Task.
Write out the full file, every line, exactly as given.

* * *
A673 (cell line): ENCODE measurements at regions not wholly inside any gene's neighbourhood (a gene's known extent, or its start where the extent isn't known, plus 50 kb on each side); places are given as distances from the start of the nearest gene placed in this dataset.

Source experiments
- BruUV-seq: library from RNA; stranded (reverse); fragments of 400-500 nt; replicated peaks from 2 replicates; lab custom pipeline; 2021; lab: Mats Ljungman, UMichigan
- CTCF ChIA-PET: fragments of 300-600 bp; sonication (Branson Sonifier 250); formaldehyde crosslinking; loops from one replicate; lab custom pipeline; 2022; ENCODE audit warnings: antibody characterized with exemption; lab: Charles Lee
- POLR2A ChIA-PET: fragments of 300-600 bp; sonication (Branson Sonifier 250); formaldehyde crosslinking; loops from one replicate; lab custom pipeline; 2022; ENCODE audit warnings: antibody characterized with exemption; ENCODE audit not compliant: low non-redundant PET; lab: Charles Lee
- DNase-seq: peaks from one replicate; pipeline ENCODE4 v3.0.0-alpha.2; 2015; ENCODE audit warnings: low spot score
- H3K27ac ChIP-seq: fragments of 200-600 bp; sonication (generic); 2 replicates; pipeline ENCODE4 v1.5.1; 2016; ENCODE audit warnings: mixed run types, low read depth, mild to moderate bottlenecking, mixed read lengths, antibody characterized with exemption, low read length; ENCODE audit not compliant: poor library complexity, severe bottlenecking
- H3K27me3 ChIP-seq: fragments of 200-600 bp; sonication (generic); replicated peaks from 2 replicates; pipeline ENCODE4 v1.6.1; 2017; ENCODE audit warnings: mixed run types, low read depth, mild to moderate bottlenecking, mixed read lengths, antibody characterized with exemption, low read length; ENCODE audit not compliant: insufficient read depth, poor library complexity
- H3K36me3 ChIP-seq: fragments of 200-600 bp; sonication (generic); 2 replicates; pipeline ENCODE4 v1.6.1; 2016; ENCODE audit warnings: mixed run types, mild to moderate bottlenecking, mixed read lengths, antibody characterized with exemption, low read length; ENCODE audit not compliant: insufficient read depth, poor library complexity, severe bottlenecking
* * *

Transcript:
A673 (cell line): ENCODE measurements at regions not wholly inside any gene's neighbourhood (a gene's known extent, or its start where the extent isn't known, plus 50 kb on each side); places are given as distances from the start of the nearest gene placed in this dataset.

Source experiments
- BruUV-seq: library from RNA; stranded (reverse); fragments of 400-500 nt; replicated peaks from 2 replicates; lab custom pipeline; 2021; lab: Mats Ljungman, UMichigan
- CTCF ChIA-PET: fragments of 300-600 bp; sonication (Branson Sonifier 250); formaldehyde crosslinking; loops from one replicate; lab custom pipeline; 2022; ENCODE audit warnings: antibody characterized with exemption; lab: Charles Lee
- POLR2A ChIA-PET: fragments of 300-600 bp; sonication (Branson Sonifier 250); formaldehyde crosslinking; loops from one replicate; lab custom pipeline; 2022; ENCODE audit warnings: antibody characterized with exemption; ENCODE audit not compliant: low non-redundant PET; lab: Charles Lee
- DNase-seq: peaks from one replicate; pipeline ENCODE4 v3.0.0-alpha.2; 2015; ENCODE audit warnings: low spot score
- H3K27ac ChIP-seq: fragments of 200-600 bp; sonication (generic); 2 replicates; pipeline ENCODE4 v1.5.1; 2016; ENCODE audit warnings: mixed run types, low read depth, mild to moderate bottlenecking, mixed read lengths, antibody characterized with exemption, low read length; ENCODE audit not compliant: poor library complexity, severe bottlenecking
- H3K27me3 ChIP-seq: fragments of 200-600 bp; sonication (generic); replicated peaks from 2 replicates; pipeline ENCODE4 v1.6.1; 2017; ENCODE audit warnings: mixed run types, low read depth, mild to moderate bottlenecking, mixed read lengths, antibody characterized with exemption, low read length; ENCODE audit not compliant: insufficient read depth, poor library complexity
- H3K36me3 ChIP-seq: fragments of 200-600 bp; sonication (generic); 2 replicates; pipeline ENCODE4 v1.6.1; 2016; ENCODE audit warnings: mixed run types, mild to moderate bottlenecking, mixed read lengths, antibody characterized with exemption, low read length; ENCODE audit not compliant: insufficient read depth, poor library complexity, severe bottlenecking